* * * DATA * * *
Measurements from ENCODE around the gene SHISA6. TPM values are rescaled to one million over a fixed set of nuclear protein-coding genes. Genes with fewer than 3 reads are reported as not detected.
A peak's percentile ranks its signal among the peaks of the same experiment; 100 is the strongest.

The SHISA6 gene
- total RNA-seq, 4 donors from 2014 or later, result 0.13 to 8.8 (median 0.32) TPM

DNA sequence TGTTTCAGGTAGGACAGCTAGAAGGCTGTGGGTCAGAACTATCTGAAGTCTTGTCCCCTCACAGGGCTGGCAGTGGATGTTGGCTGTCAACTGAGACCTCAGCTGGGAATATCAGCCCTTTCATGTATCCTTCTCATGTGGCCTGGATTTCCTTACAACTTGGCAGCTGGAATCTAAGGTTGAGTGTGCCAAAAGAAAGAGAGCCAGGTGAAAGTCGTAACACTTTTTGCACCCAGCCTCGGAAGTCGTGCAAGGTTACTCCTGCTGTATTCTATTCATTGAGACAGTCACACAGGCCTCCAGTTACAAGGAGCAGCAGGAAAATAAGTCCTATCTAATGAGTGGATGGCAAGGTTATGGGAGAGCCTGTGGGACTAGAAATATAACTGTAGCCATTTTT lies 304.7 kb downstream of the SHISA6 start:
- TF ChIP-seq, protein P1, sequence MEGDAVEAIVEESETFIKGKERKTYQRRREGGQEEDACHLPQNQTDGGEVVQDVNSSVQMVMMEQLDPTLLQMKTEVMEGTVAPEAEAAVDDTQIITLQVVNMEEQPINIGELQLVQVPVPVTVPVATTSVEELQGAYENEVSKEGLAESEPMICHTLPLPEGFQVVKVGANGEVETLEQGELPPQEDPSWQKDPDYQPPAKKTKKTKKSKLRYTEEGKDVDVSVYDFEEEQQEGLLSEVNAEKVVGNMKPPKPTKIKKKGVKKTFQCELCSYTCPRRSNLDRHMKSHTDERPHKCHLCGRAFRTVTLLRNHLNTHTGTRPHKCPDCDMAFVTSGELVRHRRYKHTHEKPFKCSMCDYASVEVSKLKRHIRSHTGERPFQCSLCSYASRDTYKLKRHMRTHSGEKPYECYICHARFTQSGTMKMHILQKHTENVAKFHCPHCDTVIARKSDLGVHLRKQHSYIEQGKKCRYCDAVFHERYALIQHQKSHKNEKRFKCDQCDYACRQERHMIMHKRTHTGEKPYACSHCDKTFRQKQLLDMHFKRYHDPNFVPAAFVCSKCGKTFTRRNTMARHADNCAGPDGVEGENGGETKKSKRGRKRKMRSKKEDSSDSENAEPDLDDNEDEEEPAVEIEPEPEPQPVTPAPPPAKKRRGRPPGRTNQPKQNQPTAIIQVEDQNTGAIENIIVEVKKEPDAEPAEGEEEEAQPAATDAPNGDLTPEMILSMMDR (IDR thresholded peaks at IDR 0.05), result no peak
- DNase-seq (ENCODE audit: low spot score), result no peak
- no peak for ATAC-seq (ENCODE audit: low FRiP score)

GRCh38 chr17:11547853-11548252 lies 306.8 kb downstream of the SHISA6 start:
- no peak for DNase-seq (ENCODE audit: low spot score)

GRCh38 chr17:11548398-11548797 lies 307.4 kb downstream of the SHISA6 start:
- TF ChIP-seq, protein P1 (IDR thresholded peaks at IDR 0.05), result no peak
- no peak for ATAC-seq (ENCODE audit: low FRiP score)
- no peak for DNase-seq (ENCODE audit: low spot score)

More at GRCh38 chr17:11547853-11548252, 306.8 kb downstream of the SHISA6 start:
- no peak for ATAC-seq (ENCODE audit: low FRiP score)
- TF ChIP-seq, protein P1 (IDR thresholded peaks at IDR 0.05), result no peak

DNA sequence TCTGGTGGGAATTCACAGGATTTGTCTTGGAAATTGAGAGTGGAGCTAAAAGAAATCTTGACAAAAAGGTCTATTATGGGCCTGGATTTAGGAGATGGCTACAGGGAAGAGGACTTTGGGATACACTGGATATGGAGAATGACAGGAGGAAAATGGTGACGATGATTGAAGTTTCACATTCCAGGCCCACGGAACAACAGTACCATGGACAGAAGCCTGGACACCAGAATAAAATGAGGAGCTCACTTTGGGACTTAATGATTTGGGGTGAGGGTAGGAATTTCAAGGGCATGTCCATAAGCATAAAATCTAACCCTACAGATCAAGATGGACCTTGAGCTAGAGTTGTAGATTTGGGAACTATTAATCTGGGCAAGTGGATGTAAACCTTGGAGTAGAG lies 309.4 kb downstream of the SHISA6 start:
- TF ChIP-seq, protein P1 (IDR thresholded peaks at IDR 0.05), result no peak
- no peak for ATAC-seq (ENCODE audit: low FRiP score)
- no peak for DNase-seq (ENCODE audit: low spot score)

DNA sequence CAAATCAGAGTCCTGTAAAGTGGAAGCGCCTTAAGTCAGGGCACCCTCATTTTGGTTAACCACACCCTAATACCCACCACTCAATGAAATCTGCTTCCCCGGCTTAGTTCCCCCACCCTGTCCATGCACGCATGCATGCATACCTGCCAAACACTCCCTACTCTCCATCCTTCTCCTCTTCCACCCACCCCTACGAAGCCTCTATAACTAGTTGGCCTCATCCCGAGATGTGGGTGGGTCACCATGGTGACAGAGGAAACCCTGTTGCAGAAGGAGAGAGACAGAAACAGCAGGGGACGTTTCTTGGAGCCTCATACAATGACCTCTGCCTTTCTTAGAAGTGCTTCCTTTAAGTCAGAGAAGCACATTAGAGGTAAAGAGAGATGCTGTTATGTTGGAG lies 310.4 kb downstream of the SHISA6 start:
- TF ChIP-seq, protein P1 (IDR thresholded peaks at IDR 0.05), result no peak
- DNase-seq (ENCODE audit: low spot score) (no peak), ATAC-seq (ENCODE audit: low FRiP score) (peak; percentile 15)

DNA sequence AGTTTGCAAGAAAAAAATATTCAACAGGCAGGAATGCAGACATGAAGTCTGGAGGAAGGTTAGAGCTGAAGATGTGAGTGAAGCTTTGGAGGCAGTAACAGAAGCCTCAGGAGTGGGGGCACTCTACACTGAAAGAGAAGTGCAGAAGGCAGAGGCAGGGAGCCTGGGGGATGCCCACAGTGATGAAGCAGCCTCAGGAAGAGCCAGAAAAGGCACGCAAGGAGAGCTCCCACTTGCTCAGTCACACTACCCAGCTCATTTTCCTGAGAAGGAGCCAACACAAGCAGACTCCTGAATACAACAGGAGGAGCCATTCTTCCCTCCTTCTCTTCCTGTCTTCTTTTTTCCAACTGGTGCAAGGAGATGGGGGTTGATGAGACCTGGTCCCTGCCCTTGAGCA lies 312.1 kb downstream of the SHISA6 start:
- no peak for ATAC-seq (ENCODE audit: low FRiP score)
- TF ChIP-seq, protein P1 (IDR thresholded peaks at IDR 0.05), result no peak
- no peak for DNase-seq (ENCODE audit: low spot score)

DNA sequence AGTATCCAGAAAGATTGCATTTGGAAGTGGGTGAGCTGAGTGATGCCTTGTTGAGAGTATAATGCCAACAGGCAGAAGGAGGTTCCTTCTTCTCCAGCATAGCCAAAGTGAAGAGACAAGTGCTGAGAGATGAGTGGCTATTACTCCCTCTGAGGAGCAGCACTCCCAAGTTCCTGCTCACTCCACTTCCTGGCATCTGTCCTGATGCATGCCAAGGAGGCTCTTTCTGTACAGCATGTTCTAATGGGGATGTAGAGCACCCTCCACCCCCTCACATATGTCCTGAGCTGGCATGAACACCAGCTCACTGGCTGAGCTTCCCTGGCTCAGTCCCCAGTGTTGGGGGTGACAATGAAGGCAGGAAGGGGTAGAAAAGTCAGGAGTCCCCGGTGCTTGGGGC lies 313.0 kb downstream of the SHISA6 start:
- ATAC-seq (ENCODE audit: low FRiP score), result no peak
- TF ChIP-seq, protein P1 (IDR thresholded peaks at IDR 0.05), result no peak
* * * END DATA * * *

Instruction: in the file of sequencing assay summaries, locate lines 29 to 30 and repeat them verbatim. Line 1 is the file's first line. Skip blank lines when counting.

DNA sequence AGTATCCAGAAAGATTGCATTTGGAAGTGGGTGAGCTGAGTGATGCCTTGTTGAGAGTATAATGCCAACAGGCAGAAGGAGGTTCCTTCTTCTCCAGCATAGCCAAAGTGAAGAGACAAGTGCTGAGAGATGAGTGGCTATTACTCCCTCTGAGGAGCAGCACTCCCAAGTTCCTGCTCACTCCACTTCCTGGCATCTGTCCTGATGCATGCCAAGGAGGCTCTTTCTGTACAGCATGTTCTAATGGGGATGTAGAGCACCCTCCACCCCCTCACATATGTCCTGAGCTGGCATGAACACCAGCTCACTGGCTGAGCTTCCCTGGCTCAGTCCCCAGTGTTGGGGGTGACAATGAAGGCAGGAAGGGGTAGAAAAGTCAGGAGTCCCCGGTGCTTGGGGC lies 313.0 kb downstream of the SHISA6 start:
- ATAC-seq (ENCODE audit: low FRiP score), result no peak